March 31, 2020
Fiber Faculty and Staff Weave Plans for Remote Learning Success
When Fiber faculty members and staff received the unprecedented news on Thursday, March 12th that the college was closing to protect the campus community from COVID-19, they knew they had to act quickly.
“Our discipline is so process-oriented, material-based and technique-driven that we knew that if the students didn’t have access to the tools and supplies they were currently using, we would have to change our curriculum so drastically that it would no longer meet our mission,” said Fiber Professor and Chair Pauline Verbeek-Cowart.
They jumped into action to determine what each student needed to continue their studio practice. With the help of Studio Technician Natalie Spicker (‘17 Fiber), they matched students with tools, developed a loan document to check out equipment, and then stayed up all night Thursday to put together supplies. Assistant Professor Marie McInerney washed wool and prepared bags for felting while Associate Professor Kim Eichler-Messmer put together natural dye kits that included dyes, fabric, and stainless-steel pots.
The next day, students loaded their supplies and picked-up hand-looms or very large floor looms, if they have space at home. Students who live close by took home industrial sewing machines and others flew home with portable items. Based on the list of tools each student took with them, the faculty are able to tailor individual learning plans. There will be many one-on-one sessions for the rest of the semester, something the students always look forward to.
Verbeek-Cowart was inspired to see how the students worked together and helped each other. “It was amazing to me that in a time of chaos, our students were able to stay calm and look at what is best for everyone. They stepped up to the plate and rallied together to load up trucks. We are truly a community and it showed,” she said.
According to Verbeek-Cowart, this time working remotely is important for students to not only hone their craft but also to learn important life lessons. “Let’s figure out the tools not just for making, but for healing, coping and changing our thought patterns. Look outside yourself, and ask what we can do to help others? This is a time to not only focus on the discipline of fiber but to also mentor each other and for all human beings to find ways to enhance this new world,” she said.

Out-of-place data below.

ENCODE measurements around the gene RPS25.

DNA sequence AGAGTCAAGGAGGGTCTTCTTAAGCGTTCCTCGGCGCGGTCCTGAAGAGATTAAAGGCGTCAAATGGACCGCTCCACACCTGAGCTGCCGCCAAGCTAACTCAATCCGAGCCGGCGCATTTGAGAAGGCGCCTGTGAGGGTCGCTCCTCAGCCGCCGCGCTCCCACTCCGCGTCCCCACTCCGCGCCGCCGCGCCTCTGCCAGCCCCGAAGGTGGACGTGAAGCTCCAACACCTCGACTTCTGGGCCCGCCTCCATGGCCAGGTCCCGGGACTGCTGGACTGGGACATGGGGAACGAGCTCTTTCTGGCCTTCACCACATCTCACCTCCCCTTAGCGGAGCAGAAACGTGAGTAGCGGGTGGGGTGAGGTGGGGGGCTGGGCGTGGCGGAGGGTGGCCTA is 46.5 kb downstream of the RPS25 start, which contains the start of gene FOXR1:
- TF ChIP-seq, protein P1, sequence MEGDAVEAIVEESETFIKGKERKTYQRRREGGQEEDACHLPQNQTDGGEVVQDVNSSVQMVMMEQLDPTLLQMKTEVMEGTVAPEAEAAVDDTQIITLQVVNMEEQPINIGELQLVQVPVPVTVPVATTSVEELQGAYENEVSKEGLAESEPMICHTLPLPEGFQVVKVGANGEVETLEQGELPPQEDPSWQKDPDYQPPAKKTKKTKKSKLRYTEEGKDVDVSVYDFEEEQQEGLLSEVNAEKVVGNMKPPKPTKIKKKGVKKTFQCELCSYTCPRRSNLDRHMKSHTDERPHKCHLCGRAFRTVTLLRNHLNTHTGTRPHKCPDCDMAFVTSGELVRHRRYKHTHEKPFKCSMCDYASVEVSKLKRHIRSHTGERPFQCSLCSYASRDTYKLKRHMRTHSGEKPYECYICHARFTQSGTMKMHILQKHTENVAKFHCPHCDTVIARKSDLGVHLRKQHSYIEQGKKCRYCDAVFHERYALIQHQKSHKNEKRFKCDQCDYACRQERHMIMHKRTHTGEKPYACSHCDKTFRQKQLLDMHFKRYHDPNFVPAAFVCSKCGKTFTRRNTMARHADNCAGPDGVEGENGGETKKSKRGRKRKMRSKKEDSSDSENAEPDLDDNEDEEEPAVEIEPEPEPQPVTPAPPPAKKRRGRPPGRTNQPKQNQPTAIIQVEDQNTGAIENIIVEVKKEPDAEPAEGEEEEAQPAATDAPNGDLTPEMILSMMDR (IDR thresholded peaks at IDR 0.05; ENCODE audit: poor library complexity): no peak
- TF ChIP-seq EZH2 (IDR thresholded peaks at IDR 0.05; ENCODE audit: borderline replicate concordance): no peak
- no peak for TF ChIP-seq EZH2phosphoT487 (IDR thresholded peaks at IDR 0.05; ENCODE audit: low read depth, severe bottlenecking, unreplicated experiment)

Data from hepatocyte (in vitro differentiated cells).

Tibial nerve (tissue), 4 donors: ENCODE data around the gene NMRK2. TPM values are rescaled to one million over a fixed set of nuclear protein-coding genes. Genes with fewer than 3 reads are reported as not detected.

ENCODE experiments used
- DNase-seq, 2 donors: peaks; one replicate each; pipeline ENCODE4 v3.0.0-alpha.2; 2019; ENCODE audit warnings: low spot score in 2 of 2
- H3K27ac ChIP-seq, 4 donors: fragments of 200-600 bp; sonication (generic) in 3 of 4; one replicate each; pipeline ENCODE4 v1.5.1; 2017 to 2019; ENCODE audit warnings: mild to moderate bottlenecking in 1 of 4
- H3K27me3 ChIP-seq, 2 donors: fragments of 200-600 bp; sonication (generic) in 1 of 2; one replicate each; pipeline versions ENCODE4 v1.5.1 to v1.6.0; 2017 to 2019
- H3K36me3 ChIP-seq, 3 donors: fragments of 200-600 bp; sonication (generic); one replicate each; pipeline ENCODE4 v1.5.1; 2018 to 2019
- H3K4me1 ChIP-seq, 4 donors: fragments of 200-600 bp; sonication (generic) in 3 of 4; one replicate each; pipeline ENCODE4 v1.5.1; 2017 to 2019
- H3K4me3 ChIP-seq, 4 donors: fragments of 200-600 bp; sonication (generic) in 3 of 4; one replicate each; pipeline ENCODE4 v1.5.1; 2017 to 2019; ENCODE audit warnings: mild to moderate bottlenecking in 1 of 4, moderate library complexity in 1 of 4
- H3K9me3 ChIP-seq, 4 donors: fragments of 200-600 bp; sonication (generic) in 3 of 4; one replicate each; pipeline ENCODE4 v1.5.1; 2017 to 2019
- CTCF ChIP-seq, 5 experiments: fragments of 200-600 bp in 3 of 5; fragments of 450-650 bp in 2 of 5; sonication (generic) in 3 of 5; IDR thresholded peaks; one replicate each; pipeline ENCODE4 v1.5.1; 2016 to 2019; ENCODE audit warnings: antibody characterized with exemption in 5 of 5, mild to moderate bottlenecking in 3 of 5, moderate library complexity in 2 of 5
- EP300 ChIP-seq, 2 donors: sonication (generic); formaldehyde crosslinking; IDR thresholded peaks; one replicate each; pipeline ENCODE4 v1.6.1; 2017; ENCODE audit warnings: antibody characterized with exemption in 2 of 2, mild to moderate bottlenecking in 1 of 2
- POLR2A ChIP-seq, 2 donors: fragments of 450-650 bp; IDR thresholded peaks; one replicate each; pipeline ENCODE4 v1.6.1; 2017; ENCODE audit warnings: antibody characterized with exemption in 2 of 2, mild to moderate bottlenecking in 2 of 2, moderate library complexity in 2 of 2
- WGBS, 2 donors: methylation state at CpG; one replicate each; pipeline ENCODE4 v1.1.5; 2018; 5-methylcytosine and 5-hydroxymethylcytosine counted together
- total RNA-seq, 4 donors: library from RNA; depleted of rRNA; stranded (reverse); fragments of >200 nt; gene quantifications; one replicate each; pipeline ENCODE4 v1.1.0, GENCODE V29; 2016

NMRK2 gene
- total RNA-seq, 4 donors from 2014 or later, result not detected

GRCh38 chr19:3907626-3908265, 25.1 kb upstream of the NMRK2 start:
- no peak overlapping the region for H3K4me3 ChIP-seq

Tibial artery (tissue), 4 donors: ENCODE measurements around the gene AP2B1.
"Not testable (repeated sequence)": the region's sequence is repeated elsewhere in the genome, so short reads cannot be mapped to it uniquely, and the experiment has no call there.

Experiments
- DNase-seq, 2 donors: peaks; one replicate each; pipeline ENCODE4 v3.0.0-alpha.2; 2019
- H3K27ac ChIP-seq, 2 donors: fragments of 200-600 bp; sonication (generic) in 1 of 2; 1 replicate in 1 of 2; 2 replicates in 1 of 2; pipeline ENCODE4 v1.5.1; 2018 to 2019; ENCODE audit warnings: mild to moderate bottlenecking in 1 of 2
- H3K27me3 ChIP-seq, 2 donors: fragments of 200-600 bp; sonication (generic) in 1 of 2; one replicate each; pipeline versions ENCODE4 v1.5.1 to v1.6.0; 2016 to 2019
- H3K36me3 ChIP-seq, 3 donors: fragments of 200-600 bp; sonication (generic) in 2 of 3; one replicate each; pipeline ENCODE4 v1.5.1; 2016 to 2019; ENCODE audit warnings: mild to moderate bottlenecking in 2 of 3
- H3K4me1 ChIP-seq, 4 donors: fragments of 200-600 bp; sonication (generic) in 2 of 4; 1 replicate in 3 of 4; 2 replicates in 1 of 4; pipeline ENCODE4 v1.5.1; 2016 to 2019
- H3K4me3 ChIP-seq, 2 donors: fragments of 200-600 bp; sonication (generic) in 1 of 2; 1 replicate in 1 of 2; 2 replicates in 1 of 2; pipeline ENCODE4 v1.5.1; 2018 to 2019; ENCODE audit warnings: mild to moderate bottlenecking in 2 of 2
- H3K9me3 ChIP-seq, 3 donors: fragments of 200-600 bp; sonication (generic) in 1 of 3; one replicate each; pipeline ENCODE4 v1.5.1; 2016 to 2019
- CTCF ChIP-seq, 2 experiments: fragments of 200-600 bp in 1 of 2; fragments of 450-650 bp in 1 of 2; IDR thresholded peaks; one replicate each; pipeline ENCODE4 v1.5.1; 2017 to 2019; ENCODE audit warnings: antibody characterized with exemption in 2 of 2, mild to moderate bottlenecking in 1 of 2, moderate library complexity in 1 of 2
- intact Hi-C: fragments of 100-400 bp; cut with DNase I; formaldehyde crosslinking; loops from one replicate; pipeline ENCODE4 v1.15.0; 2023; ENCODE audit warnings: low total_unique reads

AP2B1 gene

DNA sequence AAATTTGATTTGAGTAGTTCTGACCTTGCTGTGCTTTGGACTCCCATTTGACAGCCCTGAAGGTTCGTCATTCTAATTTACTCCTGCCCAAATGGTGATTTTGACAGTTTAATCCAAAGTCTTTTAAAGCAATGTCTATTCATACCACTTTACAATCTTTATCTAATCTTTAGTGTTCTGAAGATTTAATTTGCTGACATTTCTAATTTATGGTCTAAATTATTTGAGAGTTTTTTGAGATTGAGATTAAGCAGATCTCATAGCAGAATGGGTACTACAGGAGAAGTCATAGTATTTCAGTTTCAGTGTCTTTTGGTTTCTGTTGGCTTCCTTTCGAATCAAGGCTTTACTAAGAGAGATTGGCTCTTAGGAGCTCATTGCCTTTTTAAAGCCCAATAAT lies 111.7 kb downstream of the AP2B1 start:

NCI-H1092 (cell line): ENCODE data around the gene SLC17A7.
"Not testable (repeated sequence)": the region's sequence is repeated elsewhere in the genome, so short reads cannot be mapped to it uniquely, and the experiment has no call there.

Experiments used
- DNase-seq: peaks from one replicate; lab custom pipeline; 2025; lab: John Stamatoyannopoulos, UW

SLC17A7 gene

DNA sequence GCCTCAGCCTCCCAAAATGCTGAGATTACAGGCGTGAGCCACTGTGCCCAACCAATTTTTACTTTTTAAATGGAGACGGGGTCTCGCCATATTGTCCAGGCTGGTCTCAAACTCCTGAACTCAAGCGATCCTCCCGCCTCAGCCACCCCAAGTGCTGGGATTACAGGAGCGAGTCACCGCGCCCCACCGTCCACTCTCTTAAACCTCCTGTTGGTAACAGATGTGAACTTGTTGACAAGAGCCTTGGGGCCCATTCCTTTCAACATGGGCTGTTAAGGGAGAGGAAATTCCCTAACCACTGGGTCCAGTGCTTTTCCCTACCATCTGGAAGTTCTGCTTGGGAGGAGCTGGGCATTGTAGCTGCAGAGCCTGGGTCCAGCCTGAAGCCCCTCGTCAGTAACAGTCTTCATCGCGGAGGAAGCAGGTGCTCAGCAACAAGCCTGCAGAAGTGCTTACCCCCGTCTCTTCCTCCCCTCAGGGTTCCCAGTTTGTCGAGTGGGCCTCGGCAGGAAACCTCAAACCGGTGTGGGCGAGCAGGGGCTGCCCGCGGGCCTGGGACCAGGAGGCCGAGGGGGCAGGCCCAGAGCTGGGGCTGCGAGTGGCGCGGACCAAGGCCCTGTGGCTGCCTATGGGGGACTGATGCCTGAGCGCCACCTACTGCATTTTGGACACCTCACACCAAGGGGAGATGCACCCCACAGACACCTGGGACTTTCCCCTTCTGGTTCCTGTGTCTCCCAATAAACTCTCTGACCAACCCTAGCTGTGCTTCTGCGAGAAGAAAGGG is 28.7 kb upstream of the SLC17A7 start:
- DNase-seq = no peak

She added, “Students need to know that they are not alone, and we are all in this together. Don’t lose hope, we’ll figure it out. We’ll all come out of this changed – in a good way.”
KCAI utterly condemns the ongoing racist treatment of Black Americans that has resulted in the recent deaths of George Floyd, Breonna Taylor, and Ahmaud Arbery, and in the continued murders, harassment, and prejudice that our Black community members face on a daily basis.
Two beloved faculty members, with over 76 years of combined service to KCAI, are retiring at the end of the 2020 academic year. They’ve inspired generations of students with their relentless passion for teaching and leave an immeasurable impact on the college. Thank you Steve Whitacre and Karen McCoy for your years of service, dedication to our students, and active engagement on campus. Congratulations on your retirement. You will be missed. Fellow faculty share tributes to their accomplishments. Steve Whitacre Professor and Sosland Family Chair of Foundation Joined KCAI in 1969 For over half a century, Steve Whitacre’s remarkable and distinguished career and long-standing leadership of the Foundation program at KCAI has earned national and international recognition. Before coming to KCAI in 1969, Steve studied at the Columbus College of Art and Design and earned both a BFA and MFA from Ohio University. According to the artist and educator, his studio practice continues to explore the estuary between art and architecture in relationship to sculpture and personal, poetic language. Steve’s works are held in many private collections and have been widely exhibited in this country, England, Scotland, and Italy. He has taught and led projects at the Cranbrook Academy of Art read more…
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